FAIRFIELD — Three minority students at Fairfield High School – arrested after a brawl in the school parking lot – plan to sue the town for discrimination, claiming they were singled out for arrest because of their race and ethnicity.
Stephen Anderson and Michael Anderson, two Hispanic brothers who live on Essex Street, and John Trevil, an African-American living on Sunnyridge Avenue, claim in notices of intent to sue that they were arrested based on their race, ethnicity or national origin. They also claim to have been arrested without a warrant and without probable cause.
At the time of their arrests, Michael Anderson was 16. Stephen Anderson and Trevil were both juveniles and their ages were not given by police.
Each was charged with breach of peace and interfering with an officer in connection with the incident. At the time, police said all three were involved in the fight.
School officials said the Anderson brothers were each suspended from Fairfield High in the wake of the fight, along with three other students who had not been arrested. Trevil was not suspended, according to school officials.
Police on Friday declined to comment on the forthcoming litigation. Town Attorney James Baldwin said Friday that he would have no comment until he investigates the complaints.
The students claim that unidentified fellow students yelled racial slurs at them as they were leaving the high school campus for the day.
“As a direct result of these racial slurs, an altercation between several students broke out at Fairfield High School,” each of the notices of intent to sue says.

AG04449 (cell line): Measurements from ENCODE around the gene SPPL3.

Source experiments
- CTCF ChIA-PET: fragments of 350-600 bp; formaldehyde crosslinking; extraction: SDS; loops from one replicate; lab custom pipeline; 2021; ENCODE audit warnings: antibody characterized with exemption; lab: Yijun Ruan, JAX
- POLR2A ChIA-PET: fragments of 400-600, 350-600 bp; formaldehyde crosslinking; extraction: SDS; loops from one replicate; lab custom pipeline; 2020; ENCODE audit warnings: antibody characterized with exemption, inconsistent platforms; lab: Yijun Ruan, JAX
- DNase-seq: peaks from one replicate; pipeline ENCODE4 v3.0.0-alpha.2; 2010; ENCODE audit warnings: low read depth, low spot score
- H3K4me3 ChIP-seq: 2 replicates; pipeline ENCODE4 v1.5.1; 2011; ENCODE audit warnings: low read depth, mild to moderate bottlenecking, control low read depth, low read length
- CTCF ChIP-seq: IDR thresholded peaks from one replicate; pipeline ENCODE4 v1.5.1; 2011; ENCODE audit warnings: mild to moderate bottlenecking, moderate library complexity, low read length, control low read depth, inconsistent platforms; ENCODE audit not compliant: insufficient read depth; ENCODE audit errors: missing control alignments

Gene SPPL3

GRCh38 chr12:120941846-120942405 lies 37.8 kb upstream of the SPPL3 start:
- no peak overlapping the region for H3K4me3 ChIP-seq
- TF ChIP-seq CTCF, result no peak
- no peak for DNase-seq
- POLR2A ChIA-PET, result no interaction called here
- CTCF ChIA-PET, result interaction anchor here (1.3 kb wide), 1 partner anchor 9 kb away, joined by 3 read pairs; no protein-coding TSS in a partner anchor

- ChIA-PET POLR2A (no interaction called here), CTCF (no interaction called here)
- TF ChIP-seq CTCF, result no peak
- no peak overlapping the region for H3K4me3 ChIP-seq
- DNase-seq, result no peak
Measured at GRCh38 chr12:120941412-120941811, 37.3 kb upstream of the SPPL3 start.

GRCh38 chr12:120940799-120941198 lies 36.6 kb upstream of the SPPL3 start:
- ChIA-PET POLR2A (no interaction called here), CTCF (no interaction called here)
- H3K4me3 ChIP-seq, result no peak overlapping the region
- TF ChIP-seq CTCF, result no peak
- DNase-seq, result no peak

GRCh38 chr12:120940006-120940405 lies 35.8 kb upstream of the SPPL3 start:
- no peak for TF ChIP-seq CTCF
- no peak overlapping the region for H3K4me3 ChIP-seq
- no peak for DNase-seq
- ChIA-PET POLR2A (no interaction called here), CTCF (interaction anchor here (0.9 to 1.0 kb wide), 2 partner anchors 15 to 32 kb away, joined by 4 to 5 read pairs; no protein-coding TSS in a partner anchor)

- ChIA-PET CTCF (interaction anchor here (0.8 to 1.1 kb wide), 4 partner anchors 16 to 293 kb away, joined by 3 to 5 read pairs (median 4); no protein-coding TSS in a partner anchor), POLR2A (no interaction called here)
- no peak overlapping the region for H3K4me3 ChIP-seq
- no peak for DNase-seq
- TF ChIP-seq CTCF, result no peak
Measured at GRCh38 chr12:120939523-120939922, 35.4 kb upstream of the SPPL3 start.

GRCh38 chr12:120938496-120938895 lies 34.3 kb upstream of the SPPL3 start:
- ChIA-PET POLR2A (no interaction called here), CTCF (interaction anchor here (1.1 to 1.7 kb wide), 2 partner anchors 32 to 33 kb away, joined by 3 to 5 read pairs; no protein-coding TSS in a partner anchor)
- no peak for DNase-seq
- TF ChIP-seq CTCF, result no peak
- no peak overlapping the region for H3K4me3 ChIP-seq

The documents contend that, as a result of the incident, Stephen Anderson suffered an asthma attack, bruises and abrasions, and Trevil suffered a fractured wrist when he was tackled by police.
The students are all being represented by Tracy L. Norris, a lawyer with the Sherman Street firm of Maya & Associates. Neither Norris nor the students could be reached for comment.
In addition to claims of being unfairly arrested, the three students claim the Board of Education, FHS officials and police “were aware of the school’s hostile environment toward students of diverse backgrounds [and] were deliberately indifferent to this environment, thereby causing [the students] to be discriminated against.” The students say their claims are based on violations of the U.S. Constitution and Connecticut law.
Defendants named in the notices of intent to sue are the Police Department, Officer Nicholas Vanghele, Officer Brian Lersner, the Board of Education, Fairfield High School, FHS Headmaster John Dodig and Stephen Toth, the dean of students at Ludlowe House.
Vanghele, who was working a traffic detail near FHS at the time of the brawl, tackled and arrested Stephen Anderson and Trevil. Lersner, the officer assigned to FHS, tackled and arrested Michael Anderson, according to the notices.
By Andrew Brophy